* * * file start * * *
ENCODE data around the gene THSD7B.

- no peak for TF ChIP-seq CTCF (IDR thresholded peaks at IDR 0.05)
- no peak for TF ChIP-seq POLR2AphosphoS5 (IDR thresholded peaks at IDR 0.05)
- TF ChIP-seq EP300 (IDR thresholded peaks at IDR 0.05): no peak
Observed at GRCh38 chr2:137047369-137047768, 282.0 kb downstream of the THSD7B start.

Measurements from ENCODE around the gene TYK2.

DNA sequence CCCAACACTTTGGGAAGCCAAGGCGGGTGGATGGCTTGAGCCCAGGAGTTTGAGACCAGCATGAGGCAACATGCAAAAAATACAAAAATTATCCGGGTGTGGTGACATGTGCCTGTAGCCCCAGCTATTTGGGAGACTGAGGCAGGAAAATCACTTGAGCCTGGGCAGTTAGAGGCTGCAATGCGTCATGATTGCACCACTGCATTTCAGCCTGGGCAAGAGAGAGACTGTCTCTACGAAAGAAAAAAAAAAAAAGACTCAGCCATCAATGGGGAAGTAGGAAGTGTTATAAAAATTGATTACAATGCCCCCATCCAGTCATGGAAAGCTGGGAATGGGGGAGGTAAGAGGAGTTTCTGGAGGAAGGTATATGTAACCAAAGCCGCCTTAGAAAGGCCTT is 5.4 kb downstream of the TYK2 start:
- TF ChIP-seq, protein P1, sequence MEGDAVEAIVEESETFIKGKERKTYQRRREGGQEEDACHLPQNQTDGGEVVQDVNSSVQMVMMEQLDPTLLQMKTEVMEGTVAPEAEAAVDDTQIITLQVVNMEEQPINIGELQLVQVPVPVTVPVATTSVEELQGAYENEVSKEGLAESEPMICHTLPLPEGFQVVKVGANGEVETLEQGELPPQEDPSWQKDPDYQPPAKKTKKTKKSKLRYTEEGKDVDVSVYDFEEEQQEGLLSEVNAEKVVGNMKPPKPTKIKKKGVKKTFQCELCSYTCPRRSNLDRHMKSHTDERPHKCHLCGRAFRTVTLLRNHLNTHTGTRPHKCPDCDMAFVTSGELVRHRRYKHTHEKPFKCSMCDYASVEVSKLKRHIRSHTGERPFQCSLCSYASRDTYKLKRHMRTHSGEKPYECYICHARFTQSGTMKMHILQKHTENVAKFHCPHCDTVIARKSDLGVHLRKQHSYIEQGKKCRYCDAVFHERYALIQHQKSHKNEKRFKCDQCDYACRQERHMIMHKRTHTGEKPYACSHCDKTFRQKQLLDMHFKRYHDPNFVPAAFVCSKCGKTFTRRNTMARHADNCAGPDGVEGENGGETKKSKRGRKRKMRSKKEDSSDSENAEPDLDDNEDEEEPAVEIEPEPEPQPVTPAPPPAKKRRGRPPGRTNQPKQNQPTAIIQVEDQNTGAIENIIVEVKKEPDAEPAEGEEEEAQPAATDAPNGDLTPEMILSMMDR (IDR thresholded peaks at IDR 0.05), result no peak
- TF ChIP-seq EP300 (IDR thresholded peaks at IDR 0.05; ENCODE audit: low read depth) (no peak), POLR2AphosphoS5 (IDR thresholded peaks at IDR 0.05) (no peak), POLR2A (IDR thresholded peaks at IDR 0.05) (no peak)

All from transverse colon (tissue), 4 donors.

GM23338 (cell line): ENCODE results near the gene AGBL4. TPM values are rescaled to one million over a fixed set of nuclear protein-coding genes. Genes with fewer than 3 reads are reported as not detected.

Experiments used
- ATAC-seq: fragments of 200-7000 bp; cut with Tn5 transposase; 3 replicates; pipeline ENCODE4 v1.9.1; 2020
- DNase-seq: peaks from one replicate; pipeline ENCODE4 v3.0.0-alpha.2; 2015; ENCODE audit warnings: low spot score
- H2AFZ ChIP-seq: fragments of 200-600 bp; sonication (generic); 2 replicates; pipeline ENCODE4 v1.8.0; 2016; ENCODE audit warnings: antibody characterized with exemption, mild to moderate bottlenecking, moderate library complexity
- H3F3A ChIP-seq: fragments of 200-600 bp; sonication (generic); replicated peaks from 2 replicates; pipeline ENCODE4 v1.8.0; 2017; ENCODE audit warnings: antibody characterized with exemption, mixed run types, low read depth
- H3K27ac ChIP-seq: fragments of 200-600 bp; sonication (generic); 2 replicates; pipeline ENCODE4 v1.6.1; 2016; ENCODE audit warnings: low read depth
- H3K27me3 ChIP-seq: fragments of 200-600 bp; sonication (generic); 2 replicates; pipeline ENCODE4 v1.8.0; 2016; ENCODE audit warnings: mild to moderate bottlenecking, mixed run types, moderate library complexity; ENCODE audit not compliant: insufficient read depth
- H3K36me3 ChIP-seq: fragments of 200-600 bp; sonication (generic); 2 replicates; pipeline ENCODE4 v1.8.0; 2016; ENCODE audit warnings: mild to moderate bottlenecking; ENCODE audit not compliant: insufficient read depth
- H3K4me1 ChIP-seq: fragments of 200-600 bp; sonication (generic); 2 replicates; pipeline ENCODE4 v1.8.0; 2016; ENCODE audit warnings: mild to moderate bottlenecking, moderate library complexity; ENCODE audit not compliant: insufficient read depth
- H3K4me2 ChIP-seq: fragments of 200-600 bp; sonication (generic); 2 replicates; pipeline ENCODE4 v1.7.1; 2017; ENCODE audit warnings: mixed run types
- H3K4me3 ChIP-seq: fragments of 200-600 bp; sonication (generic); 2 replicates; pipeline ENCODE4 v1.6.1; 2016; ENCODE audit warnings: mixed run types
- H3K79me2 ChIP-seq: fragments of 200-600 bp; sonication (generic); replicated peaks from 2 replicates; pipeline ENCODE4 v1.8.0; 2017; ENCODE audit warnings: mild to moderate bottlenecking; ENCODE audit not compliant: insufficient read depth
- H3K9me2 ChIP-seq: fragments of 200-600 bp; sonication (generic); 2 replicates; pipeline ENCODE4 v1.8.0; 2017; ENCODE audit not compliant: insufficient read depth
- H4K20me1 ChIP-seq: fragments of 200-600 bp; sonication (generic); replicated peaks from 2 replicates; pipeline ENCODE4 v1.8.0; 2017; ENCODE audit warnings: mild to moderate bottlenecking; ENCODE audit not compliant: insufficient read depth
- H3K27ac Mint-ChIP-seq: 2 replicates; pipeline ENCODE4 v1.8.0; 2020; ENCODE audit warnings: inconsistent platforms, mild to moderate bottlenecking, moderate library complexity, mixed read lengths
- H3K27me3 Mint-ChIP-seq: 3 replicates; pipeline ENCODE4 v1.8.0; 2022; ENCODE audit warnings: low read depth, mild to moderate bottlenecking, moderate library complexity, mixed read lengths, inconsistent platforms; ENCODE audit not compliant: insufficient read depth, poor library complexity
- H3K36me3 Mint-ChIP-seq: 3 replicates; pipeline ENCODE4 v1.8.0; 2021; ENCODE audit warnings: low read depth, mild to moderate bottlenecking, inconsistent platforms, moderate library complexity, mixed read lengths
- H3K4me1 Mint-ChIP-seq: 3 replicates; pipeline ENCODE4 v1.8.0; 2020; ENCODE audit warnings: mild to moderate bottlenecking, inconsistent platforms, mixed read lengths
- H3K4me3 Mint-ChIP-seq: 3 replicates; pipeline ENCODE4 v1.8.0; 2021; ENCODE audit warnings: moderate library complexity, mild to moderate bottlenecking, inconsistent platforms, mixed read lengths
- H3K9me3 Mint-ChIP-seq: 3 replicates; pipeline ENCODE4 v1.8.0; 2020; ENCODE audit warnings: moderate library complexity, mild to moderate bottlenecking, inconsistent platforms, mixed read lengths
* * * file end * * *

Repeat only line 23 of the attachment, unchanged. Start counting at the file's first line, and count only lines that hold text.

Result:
- H3K79me2 ChIP-seq: fragments of 200-600 bp; sonication (generic); replicated peaks from 2 replicates; pipeline ENCODE4 v1.8.0; 2017; ENCODE audit warnings: mild to moderate bottlenecking; ENCODE audit not compliant: insufficient read depth